Antitrust, UCL and Privacy

Competition: Winter 2017-18, Vol. 27, No. 1


By Sarah H. Trela and Kenneth R. O’Rourke1


An unlitigated patent is a bit like Schrodinger’s cat:2 until challenged and adjudicated, the patent arguably appears as though it is both valid and invalid.3 This ambiguity has led certain courts and legal scholars to observe that, at the time a reverse payment settlement is executed, the brand pharmaceutical company really owns a "probabilistic patent" that may or may not give it the right to exclude competition.4 In the context of private antitrust litigation involving reverse payment settlements, patent ambiguity has tempted some to substitute proxies or presumptions for actual proof of proximate cause. That will not do. Proximate causation is an element a private plaintiffs must prove in all cases; reverse payment settlements do not create an exception.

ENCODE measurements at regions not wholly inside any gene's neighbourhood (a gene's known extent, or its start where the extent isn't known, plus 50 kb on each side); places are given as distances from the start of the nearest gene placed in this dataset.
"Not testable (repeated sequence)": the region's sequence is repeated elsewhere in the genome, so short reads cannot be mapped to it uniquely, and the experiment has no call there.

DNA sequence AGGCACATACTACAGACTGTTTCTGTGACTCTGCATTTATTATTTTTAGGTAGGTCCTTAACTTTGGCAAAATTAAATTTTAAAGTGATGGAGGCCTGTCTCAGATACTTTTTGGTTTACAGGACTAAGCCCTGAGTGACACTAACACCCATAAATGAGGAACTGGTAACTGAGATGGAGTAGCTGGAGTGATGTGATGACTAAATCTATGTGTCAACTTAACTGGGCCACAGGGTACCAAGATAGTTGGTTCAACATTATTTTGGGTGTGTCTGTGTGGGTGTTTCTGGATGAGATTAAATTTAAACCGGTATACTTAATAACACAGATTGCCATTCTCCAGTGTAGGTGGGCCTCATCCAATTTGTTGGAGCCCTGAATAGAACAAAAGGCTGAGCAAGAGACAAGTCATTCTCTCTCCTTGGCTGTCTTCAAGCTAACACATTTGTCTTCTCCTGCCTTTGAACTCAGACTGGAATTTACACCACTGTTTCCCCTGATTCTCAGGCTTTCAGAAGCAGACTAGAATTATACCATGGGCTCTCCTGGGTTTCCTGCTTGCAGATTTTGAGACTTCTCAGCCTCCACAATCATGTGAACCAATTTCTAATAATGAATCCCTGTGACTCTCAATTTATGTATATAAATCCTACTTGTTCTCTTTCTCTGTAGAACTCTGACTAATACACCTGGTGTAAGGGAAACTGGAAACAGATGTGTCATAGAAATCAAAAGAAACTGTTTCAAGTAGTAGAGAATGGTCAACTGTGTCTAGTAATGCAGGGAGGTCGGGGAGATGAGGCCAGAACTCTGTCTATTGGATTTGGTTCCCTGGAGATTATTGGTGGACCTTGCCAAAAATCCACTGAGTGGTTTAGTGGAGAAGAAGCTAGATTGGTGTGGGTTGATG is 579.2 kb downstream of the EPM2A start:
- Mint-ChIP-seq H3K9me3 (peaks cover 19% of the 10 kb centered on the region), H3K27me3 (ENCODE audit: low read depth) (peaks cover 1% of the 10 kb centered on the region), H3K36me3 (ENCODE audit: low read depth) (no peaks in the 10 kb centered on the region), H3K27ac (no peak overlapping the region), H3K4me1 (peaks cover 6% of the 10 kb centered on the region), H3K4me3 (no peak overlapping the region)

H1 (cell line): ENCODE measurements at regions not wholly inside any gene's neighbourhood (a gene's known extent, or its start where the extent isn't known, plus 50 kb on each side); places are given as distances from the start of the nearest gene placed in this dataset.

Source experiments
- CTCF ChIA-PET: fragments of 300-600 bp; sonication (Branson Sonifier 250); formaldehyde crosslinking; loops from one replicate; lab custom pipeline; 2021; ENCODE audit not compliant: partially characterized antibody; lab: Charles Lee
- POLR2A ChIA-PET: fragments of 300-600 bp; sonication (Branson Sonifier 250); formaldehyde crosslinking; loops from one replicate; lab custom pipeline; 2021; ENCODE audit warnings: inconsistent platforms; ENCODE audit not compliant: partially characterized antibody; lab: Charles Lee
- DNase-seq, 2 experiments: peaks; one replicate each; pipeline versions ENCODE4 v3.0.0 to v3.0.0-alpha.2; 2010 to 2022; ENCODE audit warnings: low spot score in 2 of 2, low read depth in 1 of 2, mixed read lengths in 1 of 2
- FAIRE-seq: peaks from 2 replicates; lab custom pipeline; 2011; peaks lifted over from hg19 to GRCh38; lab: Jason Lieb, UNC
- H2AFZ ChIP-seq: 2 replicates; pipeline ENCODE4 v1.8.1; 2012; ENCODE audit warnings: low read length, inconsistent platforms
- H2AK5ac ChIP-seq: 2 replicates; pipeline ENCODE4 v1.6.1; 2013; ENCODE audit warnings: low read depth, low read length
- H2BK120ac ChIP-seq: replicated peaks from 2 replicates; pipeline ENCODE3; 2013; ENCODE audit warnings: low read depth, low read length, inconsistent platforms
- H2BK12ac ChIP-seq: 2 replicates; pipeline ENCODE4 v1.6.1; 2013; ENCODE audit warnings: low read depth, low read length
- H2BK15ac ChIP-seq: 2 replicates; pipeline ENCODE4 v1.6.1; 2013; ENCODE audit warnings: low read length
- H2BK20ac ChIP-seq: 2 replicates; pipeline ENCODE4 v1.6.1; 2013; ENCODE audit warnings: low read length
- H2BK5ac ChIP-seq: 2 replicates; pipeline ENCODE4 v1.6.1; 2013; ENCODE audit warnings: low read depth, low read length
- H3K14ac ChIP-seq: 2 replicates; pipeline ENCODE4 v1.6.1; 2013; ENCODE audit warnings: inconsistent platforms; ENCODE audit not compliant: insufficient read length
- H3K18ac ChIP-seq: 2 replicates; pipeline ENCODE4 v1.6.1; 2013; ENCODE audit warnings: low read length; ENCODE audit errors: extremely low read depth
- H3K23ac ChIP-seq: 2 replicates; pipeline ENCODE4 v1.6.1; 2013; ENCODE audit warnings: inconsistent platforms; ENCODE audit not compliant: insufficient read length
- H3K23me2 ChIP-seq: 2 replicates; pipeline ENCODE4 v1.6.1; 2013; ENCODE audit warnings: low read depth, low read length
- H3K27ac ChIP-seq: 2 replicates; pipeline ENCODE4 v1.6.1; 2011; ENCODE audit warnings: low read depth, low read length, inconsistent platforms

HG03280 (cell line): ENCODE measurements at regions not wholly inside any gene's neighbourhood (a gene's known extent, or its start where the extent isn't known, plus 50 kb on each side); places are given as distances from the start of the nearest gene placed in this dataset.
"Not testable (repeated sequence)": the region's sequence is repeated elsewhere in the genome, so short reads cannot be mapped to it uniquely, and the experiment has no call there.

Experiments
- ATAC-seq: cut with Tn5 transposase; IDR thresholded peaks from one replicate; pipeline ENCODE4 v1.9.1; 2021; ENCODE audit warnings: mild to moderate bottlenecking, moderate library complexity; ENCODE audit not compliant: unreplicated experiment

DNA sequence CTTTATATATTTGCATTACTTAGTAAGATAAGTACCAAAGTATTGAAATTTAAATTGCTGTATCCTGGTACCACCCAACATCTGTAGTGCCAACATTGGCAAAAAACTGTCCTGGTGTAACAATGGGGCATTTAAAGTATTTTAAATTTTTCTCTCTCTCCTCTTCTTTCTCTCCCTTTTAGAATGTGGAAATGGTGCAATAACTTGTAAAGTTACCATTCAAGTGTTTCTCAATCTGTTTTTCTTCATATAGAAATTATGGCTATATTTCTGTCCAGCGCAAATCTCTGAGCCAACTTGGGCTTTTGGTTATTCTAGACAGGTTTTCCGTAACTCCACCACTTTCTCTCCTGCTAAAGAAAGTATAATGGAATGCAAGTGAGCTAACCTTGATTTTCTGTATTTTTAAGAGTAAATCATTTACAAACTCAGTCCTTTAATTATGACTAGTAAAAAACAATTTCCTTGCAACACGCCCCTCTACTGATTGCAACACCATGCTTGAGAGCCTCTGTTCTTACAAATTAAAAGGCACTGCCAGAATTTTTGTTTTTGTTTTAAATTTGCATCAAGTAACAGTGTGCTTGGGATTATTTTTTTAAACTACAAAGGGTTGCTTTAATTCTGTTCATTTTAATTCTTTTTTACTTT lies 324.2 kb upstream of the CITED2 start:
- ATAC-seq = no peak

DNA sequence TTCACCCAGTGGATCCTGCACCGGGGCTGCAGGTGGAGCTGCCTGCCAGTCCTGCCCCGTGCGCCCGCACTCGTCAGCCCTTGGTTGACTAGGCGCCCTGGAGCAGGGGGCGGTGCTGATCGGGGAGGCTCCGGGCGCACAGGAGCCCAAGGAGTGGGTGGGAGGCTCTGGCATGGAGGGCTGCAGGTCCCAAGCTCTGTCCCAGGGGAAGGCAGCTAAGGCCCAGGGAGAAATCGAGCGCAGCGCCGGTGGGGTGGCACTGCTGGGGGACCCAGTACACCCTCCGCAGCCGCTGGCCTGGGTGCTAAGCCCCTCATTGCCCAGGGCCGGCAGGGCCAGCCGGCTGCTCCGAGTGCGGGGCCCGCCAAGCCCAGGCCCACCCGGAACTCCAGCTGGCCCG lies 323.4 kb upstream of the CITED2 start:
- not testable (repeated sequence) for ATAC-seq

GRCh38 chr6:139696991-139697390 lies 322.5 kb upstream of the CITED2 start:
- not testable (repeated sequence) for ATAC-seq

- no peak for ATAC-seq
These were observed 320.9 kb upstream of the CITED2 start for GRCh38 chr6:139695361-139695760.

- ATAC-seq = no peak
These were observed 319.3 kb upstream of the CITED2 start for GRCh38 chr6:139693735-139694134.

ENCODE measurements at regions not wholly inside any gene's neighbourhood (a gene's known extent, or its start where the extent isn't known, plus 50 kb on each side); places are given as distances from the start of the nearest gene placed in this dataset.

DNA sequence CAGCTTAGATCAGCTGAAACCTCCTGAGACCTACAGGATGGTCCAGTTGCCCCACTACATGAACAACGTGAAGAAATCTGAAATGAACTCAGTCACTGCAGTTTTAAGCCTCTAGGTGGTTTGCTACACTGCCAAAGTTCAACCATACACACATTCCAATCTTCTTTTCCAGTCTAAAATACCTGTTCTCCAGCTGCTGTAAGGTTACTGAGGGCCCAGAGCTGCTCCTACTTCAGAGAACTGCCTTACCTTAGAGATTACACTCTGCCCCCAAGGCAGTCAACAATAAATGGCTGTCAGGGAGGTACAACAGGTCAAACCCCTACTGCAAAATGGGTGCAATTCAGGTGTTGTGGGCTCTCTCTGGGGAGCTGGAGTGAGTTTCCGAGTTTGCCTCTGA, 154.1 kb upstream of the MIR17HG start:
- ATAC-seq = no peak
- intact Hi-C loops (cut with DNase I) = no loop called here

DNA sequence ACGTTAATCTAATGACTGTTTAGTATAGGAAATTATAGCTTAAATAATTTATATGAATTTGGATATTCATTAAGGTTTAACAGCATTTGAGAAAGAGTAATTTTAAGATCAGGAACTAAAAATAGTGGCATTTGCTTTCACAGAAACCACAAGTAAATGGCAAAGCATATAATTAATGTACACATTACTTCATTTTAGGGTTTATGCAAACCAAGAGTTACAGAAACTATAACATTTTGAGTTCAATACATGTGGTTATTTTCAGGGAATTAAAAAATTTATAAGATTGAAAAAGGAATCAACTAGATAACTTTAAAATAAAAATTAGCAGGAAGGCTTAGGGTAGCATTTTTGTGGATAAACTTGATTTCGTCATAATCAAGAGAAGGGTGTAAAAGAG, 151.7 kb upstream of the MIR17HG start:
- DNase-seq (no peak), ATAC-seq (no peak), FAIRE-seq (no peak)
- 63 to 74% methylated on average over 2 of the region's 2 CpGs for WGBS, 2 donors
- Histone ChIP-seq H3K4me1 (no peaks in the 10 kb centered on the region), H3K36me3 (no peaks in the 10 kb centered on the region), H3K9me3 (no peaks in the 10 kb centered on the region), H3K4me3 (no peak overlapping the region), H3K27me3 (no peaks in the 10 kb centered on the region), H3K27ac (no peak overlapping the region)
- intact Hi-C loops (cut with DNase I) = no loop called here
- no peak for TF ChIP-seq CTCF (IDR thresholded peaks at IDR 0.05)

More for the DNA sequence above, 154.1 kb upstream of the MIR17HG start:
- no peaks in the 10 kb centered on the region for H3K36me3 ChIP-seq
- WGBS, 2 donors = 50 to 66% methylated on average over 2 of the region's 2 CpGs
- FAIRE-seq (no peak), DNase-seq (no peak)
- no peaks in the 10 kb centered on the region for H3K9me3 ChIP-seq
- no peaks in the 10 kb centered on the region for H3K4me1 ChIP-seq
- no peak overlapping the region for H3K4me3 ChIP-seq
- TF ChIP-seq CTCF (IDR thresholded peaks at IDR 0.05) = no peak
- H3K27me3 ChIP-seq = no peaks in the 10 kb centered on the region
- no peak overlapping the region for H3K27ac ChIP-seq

Following the Supreme Court’s 2013 opinion in FTC v. Actavis, Inc.,5 a government enforcement case, courts have split in how they approach the proximate cause requirement in private reverse payment cases. Several recent appellate and district courts have properly required proof that the patent supposedly blocking a generic’s entry is, in fact, invalid before finding that a reverse payment proximately caused any antitrust injury.6 Other courts have relied on a few select phrases in Actavis to eschew the causation element entirely, using the size of the reverse payment as a proxy for patent invalidity.7 But, Actavis was a Federal Trade Commission (FTC) enforcement action that did not require proof of actual causation.8 Thus, this latter approach is inapplicable in private antitrust cases because it imports the different and lighter standard from government enforcement actions into Clayton Act claims.

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